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Ireland in new agreement with Nato to counter potential threats to undersea infrastructure

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IRELAND HAS JOINED a new agreement with Nato which will see enhanced cooperation aimed at protecting against potential threats to undersea infrastructure and cybersecurity.

The Individually Tailored Partnership Programme (ITPP) will allow for greater information and intelligence sharing with the military alliance in areas such as peacekeeping, maritime security and tackling cyber and hybrid threats.

The agreement comes as a result of an increased hybrid threat level due to the war in Ukraine. 

The Department of Defence told The Journal that the ITPP is partner-led and voluntary in nature. It was agreed bilaterally between Ireland and Nato on the basis of a set of mutually agreed goals.

Ireland has been a partner with Nato since 1999 when it joined the Partnership for Peace programme, which was set up to strengthen security relationships between Nato and non-member countries. 

The framework for cooperation with Ireland was previously governed by the Individual Partnership and Cooperation Programme (IPCP). That has now been replaced by the ITPP. 

Other neutral European countries, including Austria, Malta and Switzerland, are also in the process of agreeing or have already agreed their respective ITPPs with Nato.

Minister of State for Defence Peter Burke told RTÉ’s News at One programme that there is a “varying degree of threats” facing Ireland now compared to in 1999.

He said Ireland is investing heavily in its offshore infrastructure, such as subsea cables, gas pipelines and the Celtic Interconnector, an underwater electricity link between Cork and Brittany that will have the capacity to power 450,000 homes.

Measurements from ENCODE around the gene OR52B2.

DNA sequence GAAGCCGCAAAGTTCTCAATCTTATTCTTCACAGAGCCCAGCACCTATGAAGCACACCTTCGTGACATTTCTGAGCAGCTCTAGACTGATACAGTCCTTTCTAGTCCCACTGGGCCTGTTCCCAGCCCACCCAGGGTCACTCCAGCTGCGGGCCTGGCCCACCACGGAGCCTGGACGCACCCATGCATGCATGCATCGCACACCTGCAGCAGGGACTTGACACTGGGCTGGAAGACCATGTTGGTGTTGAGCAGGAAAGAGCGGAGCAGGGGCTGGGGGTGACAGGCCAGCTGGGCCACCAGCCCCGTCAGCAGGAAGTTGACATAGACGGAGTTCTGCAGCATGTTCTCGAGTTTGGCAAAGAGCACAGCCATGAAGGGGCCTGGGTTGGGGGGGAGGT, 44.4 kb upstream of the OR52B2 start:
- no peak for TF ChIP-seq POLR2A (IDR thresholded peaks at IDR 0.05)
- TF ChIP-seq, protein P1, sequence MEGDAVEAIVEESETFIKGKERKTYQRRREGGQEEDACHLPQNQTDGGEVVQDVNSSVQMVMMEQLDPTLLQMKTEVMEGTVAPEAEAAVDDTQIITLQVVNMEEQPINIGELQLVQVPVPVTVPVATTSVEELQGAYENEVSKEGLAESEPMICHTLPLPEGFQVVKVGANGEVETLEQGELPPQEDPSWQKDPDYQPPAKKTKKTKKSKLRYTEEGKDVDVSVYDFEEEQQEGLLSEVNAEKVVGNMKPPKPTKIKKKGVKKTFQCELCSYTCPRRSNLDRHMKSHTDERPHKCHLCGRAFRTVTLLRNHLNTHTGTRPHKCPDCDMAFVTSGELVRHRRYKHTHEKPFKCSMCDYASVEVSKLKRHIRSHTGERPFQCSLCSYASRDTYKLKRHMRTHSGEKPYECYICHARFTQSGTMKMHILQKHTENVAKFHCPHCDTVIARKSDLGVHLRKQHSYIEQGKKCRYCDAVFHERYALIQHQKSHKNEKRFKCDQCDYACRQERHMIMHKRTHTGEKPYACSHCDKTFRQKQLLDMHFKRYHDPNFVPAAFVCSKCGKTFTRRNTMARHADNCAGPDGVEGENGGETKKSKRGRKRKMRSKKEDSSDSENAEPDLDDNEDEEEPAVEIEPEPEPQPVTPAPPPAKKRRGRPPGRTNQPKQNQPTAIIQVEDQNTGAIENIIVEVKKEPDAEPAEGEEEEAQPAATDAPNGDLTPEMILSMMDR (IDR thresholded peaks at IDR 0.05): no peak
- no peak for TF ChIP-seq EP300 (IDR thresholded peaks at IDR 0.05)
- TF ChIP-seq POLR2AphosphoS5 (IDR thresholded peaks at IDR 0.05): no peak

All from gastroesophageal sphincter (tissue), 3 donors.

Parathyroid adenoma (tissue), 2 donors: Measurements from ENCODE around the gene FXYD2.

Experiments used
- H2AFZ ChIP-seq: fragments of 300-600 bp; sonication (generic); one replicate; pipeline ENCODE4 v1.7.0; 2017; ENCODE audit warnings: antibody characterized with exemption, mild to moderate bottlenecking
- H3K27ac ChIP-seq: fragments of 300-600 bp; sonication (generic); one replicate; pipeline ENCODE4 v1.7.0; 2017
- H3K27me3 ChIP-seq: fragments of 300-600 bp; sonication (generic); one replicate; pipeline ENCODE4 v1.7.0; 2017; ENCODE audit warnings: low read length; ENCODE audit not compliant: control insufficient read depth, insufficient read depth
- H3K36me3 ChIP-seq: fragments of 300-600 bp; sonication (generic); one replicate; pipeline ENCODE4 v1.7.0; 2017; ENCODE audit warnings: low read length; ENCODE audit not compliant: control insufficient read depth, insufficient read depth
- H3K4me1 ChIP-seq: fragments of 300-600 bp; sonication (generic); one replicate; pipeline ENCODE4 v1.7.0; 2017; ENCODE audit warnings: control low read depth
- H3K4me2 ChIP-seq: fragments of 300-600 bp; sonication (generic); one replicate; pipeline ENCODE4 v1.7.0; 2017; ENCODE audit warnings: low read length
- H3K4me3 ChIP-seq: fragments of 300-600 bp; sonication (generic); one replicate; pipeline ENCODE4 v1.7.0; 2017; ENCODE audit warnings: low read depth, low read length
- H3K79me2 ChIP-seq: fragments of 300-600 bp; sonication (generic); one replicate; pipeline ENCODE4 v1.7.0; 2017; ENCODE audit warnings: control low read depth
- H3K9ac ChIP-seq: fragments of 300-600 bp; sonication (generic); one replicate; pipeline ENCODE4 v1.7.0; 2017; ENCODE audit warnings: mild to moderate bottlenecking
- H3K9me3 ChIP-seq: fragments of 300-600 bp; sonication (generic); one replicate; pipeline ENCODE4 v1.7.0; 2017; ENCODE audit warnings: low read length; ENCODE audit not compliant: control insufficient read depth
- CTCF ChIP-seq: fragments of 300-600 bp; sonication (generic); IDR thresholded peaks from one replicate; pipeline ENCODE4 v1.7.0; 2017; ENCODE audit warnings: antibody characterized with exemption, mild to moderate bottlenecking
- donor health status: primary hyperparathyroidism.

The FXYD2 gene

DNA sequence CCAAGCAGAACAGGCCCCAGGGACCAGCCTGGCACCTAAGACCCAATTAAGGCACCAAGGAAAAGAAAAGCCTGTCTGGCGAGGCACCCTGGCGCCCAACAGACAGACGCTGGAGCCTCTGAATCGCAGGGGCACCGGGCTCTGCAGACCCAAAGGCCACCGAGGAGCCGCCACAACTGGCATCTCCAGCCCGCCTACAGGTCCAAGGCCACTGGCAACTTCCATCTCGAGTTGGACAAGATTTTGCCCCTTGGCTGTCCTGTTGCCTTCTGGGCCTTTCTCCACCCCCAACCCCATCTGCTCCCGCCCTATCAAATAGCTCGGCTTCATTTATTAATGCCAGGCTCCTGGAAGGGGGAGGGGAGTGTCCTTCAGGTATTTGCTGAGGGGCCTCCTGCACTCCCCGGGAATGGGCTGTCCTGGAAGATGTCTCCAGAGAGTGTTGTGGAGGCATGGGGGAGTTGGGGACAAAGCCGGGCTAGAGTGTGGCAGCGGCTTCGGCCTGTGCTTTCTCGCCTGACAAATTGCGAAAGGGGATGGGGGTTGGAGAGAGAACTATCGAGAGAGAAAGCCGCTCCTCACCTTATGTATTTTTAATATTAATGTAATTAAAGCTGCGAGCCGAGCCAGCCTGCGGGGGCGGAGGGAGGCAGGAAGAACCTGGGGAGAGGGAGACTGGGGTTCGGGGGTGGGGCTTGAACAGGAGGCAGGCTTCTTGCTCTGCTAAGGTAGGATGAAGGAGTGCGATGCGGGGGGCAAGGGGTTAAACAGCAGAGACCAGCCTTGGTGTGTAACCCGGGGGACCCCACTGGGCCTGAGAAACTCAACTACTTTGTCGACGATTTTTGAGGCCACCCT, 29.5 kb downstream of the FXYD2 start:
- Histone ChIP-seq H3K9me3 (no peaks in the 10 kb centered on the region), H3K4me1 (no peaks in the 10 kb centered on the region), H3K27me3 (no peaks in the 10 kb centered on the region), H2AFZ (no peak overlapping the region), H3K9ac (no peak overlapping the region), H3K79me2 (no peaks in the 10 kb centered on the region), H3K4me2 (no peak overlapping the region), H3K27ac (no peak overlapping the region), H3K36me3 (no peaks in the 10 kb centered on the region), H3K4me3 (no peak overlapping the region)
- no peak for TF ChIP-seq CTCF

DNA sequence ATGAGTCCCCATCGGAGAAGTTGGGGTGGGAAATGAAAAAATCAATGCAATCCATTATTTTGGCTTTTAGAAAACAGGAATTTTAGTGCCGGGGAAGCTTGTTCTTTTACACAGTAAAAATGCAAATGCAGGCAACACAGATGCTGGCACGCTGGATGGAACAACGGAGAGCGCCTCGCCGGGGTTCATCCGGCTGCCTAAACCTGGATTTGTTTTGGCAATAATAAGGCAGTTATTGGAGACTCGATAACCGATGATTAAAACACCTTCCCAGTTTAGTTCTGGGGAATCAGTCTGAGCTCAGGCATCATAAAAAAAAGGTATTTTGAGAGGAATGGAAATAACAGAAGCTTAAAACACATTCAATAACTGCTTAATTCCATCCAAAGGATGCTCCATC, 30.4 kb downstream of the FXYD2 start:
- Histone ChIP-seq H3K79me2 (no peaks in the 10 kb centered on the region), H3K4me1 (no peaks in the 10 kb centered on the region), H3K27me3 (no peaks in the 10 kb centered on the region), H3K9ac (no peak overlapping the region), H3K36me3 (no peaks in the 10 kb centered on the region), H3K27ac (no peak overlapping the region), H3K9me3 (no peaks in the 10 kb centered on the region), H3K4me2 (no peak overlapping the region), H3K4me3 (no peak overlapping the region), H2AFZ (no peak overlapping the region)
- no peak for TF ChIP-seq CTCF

“We need data and information to share with other countries in terms of the threats that we face,” Burke said.

He said that as part of the cooperative agreement, Ireland will be able to access the Cooperative Cyber Defense Center in Estonia and view a mock operation of an attack on cybersecurity.

“We can see that field work unfolding and how we can resource ourselves to meet that challenge if we were to face a massive cyber attack, which we did with our HSE.”

Burke also repeated that the agreement poses no risks to Ireland’s neutrality and the Government is not seeking to join Nato. 

Green Party leader Eamon Ryan was also questioned about whether this signalled a drift towards Nato membership during a press conference, following the launch of the party’s Yes campaign for the upcoming referendums. 

“We’re not going to join Nato. Our neutrality is supported by the Irish people and it serves us well and correctly,” Ryan said. 

“I believe it’s appropriate that we would use the resources of other institutions like Nato to help protect our people. The attack on the health system from that cyber attack two years ago was a huge cost, so we do have to protect our people in this.

“Our neutrality remains a central core of Government policy, of national policy, and this does not in any way infringe it.”

Last year, The Journal travelled to Portugal and witnessed an Irish team of Naval Service Divers working on perfecting undersea capabilities.

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